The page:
Do You Need $1 Million for Retirement?

By Rick Schramm
Senior Vice President, Commercial Lending, NMLS #662906

Abe with moneyReality is, you will likely need the $1 million portfolio. In his book, You Can Retire Sooner Than You Think, Wes Moss outlines the $1,000 per Month Rule. The rule is this: For every $1,000 per month you want to have at your disposal in retirement, you need to invest $240,000. These investments will supplement Social Security and any pension or part-time work in retirement.

Consider why $240,000 in investments equals $1,000 a month:

  • $240,000 x 5% (annual withdrawal rate) = $12,000
  • $12,000 divided by 12 months = $1,000 per month

The 5% annual withdrawal rate will provide monthly income for more than 20 years.

But How Do You Save $1 Million?

To accumulate $1 million, you should consider investing in growth assets (cash, stocks, bonds, and mutual funds). The $1 million excludes assets such as the value of a home and vehicles.

Based on the example above, a $1 million portfolio of investments will provide a $50,000 annual supplement ($4,166 per month) to your social security, pension, or part-time retirement income. [$1,000,000 x 5% = $50,000; $50,000/12=$4,166]

If you are contemplating early retirement, you should consider accumulating $300,000 for every $1,000 per month you want at your disposal in retirement. This will permit a 4% withdrawal rate (monthly income for more than 25 years).

So, how can you create a $1 million portfolio of growth assets?

While the power of compounding (return on your investments) will give you some assistance, the key is saving money and correctly structuring your financial statement.

You’ll need to:

  • Live on less than your household income – try to save at least 15% of your gross household income. The easiest way to save is auto deduct (have it automatically taken out of your pay).
  • Start early, don’t procrastinate! If a 22-year-old invests $4,000 per year for eight consecutive years and you assume an annual return of 7.2%, the $32,000 investment grows to $505,000 by age 65. However, if the same person waits 8 years and begins investing at age 30, that same $32,000 only grows to $290,000. Eight years of not investing costs $215,000.
  • Limit debt to only your mortgage (no credit card or vehicle/boat debt).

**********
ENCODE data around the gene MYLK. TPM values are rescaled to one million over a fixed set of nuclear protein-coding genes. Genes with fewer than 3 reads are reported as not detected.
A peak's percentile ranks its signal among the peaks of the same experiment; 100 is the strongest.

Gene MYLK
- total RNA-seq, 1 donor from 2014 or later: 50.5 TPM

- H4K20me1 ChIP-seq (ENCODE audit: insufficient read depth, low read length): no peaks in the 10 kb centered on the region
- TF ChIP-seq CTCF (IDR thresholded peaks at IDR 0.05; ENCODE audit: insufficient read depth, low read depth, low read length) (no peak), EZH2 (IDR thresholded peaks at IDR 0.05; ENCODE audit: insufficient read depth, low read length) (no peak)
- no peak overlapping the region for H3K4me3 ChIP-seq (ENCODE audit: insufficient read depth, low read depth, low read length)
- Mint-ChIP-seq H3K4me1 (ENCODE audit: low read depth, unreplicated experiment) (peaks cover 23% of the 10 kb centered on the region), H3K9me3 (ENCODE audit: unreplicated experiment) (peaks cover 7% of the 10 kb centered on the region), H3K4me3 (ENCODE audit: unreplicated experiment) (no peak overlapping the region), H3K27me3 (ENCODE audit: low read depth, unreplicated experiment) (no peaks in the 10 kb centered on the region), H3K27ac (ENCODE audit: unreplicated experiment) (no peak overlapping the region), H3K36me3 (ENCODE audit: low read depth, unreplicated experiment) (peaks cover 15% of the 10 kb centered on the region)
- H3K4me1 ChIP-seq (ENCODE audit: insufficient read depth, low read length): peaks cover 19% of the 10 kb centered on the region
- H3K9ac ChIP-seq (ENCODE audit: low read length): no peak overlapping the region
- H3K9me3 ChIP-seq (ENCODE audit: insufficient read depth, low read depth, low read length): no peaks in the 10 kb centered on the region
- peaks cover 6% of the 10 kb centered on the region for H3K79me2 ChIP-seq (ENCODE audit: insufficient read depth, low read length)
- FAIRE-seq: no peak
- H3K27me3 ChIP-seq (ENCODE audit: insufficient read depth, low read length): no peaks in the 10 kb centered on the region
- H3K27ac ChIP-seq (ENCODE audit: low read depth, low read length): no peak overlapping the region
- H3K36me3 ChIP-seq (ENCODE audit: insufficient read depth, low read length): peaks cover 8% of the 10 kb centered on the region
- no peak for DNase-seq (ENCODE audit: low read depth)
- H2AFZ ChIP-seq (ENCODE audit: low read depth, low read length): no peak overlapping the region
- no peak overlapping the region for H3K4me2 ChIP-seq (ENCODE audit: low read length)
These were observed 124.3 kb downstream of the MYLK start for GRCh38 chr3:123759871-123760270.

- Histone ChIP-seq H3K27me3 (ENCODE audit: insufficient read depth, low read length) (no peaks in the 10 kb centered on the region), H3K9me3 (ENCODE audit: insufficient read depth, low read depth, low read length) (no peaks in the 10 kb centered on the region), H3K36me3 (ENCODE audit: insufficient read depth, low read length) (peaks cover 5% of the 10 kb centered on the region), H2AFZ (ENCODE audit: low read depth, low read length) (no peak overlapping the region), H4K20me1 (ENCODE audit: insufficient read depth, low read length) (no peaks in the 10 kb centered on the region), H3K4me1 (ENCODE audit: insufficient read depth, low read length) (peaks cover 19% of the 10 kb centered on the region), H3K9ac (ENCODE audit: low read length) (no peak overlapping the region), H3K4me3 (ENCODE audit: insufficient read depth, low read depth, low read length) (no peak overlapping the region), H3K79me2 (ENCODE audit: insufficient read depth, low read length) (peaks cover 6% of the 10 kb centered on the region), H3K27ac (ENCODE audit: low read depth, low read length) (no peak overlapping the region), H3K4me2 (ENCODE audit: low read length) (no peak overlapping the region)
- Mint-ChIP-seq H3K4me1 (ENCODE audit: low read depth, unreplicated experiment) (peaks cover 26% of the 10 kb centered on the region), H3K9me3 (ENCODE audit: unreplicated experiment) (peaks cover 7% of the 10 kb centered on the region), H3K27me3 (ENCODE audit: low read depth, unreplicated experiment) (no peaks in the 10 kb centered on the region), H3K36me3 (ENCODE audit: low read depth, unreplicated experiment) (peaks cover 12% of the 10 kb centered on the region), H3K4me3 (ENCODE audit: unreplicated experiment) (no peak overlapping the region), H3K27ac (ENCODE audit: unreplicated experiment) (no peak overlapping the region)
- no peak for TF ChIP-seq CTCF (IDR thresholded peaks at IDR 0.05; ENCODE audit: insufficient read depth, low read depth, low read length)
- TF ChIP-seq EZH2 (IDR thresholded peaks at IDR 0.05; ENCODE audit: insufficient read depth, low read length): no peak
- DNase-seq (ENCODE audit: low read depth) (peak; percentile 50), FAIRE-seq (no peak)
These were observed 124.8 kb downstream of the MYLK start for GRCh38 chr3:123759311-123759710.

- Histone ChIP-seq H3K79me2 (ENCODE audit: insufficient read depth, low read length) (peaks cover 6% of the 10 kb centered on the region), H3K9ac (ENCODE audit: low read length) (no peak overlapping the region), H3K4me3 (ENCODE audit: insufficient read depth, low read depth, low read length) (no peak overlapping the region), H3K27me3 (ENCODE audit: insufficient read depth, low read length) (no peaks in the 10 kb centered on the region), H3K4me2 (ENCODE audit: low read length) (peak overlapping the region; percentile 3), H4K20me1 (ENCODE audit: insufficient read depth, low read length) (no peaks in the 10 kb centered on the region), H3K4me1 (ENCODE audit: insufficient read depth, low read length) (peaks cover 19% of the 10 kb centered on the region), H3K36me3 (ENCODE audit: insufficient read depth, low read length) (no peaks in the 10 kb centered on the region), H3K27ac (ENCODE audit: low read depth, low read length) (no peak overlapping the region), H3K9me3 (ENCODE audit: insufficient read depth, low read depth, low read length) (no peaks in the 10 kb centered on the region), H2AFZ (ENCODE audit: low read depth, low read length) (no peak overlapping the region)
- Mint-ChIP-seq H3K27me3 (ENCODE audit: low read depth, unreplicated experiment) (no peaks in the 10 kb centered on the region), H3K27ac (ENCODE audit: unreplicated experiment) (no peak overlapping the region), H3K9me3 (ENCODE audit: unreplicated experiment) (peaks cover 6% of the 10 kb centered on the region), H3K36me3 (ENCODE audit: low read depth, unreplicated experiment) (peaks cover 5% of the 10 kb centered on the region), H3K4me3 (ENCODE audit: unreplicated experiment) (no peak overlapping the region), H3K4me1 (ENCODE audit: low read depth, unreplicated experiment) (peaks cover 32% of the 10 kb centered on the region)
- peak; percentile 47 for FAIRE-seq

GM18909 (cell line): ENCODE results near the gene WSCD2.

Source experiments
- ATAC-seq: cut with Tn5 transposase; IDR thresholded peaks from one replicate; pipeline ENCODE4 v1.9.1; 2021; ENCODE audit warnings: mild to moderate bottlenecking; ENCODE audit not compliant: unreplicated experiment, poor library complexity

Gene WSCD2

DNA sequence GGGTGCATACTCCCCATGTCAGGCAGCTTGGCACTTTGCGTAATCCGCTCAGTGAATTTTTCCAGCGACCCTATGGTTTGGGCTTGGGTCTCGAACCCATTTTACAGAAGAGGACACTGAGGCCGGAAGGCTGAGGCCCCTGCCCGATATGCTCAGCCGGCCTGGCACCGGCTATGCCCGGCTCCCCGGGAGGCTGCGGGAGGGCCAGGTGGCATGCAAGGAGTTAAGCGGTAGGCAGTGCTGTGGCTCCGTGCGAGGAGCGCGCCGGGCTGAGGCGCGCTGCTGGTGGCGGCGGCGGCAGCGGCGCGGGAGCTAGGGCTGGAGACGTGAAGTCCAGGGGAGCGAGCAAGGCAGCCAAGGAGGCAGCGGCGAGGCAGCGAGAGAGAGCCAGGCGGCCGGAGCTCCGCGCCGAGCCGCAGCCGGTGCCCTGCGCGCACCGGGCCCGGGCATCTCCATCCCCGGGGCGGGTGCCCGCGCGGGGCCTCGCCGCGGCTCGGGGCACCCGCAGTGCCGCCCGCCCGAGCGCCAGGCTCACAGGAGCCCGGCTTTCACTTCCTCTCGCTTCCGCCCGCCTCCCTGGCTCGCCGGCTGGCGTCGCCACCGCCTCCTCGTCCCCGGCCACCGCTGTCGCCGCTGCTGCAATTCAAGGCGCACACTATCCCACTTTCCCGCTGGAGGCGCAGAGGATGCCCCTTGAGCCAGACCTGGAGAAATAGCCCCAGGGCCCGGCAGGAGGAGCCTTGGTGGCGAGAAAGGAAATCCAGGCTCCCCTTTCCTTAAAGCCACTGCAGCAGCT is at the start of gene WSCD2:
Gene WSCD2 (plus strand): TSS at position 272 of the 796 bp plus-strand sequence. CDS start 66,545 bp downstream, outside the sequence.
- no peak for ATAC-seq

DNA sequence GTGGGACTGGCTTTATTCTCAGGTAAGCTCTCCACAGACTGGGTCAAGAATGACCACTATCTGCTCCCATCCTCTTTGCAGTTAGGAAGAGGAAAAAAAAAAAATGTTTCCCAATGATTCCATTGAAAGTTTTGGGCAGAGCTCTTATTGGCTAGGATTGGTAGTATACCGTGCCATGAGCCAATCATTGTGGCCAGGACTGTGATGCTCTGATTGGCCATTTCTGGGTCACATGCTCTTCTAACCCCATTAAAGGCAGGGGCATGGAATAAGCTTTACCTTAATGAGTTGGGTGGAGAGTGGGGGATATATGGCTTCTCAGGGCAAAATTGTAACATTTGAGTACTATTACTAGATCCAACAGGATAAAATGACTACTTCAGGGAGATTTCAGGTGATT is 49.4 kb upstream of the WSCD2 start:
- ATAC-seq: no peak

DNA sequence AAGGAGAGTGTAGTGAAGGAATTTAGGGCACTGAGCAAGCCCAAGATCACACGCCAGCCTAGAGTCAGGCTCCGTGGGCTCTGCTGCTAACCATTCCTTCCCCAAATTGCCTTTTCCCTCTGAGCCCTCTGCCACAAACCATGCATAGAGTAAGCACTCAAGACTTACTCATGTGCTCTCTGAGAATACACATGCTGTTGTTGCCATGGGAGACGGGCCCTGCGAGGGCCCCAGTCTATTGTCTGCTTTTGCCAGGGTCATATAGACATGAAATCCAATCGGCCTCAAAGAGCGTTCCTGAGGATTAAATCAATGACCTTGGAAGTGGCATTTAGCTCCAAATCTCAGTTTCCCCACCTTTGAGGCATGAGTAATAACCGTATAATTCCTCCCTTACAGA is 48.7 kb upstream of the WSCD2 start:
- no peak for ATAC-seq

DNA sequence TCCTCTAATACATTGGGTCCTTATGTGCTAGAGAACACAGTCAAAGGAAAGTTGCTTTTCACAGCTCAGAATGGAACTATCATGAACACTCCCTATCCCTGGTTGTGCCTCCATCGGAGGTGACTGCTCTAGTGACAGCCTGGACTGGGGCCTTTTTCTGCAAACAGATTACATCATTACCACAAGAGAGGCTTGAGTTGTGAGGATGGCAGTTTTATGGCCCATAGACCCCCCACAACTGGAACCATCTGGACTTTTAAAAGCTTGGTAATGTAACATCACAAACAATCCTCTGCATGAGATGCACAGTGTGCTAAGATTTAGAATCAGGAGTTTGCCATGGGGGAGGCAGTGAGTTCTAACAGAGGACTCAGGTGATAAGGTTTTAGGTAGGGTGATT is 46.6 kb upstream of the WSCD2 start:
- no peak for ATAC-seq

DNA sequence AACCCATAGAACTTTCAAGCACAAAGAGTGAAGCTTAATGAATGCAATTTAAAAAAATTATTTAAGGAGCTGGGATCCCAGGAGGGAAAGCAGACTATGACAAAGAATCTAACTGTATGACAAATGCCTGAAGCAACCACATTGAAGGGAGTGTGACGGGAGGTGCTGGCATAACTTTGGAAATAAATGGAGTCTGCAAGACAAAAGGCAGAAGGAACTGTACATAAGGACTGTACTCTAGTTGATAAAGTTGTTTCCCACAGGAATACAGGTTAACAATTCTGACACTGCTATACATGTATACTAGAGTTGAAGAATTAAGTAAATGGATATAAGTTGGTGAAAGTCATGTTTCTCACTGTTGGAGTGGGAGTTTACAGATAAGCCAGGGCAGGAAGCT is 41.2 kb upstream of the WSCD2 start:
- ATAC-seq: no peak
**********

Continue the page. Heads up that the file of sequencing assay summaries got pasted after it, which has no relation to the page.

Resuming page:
• Be conservative when purchasing a home– a large mortgage payment limits your ability to create growth assets, as it consumes dollars that are better allocated to equities/mutual funds. (Their historical return far exceeds the return on a residence).
  • Take advantage of what the tax code gives you by participating in a Health Savings Account, Flexible Spending Account, 401K, IRA, and Roth IRA. You want to maximize tax-deferred savings.
  • Allocate a large percent of your investing to stock mutual funds (preferably a low-cost index fund that replicates the S&P 500). While there are risks, historically the risk has been well rewarded.

Things You’ll Want To Avoid:

  • Purchasing assets that don’t produce income and need to be financially maintained (drains income) – vacant land, boat, horse, etc.
  • Thinking you are a better investor than the market. Some people don’t participate in their employers 401K because they want to be in control of their money, don’t like the investment options provided, or don’t trust their employer.
  • Being sensitive to political and social concerns. Presidents continue to be elected every four years. Global terrorism is, unfortunately, the new norm. Recessions come and go. As a long-term investor, these issues mean little or nothing to your financial success.
  • Procrastinating – there are many excuses people use: the market is at a record high/low, I won’t be with this employer that long, etc.
  • Not maximizing your employer’s 401K contribution. If you aren’t saving a minimum of what your employer will match, you are leaving money on the table. Their gift to you has real value that you need to capture.
  • Taking a short-term view to investing. If you purchase individual stocks, you have to be correct twice – the price at which you purchase and the price at which you sell. While stocks need to be a large percent of your growth assets, it is preferable to buy the market (low-cost S&P 500 stock index fund). Why bet on one horse, when you can bet on the whole field?

While creating a $1 million investment portfolio sounds like a daunting task, you can do it during your working career. However, it takes planning and discipline.

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